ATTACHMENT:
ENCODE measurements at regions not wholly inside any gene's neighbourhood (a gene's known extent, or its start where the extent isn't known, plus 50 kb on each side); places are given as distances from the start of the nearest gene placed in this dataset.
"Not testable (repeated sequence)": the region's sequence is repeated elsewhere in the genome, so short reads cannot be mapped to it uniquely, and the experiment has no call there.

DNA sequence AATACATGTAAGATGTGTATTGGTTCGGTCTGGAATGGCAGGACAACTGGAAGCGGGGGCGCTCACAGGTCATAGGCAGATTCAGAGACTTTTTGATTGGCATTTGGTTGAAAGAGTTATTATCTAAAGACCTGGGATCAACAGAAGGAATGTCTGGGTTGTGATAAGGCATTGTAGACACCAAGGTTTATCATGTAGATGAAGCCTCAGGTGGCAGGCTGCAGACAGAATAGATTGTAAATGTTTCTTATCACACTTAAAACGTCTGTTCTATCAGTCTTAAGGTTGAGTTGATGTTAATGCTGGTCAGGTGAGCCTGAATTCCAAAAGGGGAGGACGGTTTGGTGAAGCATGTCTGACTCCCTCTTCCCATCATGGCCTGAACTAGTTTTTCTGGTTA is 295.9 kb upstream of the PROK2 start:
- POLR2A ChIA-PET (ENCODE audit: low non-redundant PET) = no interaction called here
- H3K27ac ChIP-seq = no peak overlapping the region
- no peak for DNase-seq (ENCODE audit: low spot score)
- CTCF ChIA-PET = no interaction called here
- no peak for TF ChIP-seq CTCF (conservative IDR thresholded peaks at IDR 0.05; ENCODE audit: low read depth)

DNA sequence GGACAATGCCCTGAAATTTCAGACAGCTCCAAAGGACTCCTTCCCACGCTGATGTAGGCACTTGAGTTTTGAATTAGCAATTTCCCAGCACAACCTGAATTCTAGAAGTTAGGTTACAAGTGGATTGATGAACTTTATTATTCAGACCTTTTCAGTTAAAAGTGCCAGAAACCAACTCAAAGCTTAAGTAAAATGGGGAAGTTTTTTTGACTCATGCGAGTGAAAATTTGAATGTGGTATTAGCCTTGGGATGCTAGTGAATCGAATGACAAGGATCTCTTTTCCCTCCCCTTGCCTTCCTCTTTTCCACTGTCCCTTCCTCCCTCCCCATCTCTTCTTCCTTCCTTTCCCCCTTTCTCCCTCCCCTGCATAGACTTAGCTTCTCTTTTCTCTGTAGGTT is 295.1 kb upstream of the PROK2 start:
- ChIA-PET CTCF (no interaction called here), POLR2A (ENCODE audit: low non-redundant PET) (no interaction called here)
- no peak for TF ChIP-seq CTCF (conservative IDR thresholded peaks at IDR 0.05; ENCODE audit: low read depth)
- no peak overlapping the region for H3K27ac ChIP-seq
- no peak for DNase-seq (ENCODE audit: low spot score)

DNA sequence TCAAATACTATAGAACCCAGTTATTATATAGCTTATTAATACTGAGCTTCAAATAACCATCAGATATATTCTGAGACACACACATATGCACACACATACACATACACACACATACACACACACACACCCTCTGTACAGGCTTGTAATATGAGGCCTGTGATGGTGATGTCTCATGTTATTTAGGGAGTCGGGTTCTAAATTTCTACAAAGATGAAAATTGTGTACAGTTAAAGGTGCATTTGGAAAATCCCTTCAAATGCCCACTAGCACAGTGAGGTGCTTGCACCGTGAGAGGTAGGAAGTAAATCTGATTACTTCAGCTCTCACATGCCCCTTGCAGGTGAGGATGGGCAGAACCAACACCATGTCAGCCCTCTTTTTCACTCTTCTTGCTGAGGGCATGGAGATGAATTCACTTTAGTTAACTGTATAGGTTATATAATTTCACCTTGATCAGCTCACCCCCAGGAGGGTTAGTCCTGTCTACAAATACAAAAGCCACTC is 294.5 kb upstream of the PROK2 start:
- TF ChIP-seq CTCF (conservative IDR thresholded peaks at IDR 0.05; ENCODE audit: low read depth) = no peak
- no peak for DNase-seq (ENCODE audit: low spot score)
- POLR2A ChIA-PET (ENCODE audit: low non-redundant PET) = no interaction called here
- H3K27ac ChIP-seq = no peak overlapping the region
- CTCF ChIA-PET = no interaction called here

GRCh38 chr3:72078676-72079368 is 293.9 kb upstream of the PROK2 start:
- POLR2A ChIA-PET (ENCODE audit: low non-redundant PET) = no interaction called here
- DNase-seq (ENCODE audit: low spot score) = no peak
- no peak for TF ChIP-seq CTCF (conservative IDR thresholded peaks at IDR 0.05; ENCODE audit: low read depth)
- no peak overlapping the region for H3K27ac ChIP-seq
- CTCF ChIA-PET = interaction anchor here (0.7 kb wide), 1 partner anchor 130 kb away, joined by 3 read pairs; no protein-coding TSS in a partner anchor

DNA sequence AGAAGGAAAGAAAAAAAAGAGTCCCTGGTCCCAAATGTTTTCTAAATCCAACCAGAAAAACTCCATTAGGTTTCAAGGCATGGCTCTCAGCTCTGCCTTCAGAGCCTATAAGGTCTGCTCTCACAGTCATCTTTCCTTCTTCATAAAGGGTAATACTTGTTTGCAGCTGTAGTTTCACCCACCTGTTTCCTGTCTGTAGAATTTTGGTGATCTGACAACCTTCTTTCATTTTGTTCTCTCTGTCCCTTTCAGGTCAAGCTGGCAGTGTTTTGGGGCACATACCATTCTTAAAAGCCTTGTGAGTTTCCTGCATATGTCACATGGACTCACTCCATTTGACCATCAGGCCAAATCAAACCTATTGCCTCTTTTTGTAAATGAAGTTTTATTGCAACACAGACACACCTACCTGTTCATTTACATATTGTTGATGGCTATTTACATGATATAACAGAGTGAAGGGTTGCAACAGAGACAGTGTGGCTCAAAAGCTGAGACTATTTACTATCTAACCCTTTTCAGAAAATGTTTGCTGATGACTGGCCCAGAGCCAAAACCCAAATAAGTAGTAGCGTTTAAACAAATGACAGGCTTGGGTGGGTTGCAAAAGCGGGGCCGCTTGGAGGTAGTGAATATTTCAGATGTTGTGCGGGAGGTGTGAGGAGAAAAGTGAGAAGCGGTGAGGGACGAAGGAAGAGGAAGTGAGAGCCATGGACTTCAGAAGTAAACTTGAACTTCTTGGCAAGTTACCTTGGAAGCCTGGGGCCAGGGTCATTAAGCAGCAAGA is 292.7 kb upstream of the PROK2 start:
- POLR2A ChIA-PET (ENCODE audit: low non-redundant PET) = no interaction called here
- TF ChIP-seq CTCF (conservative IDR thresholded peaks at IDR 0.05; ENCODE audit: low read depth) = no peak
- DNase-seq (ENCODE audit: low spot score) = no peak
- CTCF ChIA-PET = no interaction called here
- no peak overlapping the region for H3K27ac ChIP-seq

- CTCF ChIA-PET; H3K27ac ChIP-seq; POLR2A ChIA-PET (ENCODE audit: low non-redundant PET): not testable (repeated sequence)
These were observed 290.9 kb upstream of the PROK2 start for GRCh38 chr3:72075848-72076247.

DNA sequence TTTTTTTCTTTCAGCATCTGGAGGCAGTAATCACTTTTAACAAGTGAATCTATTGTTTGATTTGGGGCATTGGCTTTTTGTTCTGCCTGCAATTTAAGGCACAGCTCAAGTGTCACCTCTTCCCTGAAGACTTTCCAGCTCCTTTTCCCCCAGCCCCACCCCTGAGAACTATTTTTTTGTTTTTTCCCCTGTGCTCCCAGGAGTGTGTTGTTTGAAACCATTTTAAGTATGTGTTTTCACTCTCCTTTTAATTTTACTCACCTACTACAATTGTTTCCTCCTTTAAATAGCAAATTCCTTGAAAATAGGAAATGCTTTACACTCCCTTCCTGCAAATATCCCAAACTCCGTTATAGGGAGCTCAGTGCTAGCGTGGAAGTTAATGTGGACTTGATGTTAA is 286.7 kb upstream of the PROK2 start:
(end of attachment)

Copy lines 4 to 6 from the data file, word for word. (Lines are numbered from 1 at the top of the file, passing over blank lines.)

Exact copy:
- POLR2A ChIA-PET (ENCODE audit: low non-redundant PET) = no interaction called here
- H3K27ac ChIP-seq = no peak overlapping the region
- no peak for DNase-seq (ENCODE audit: low spot score)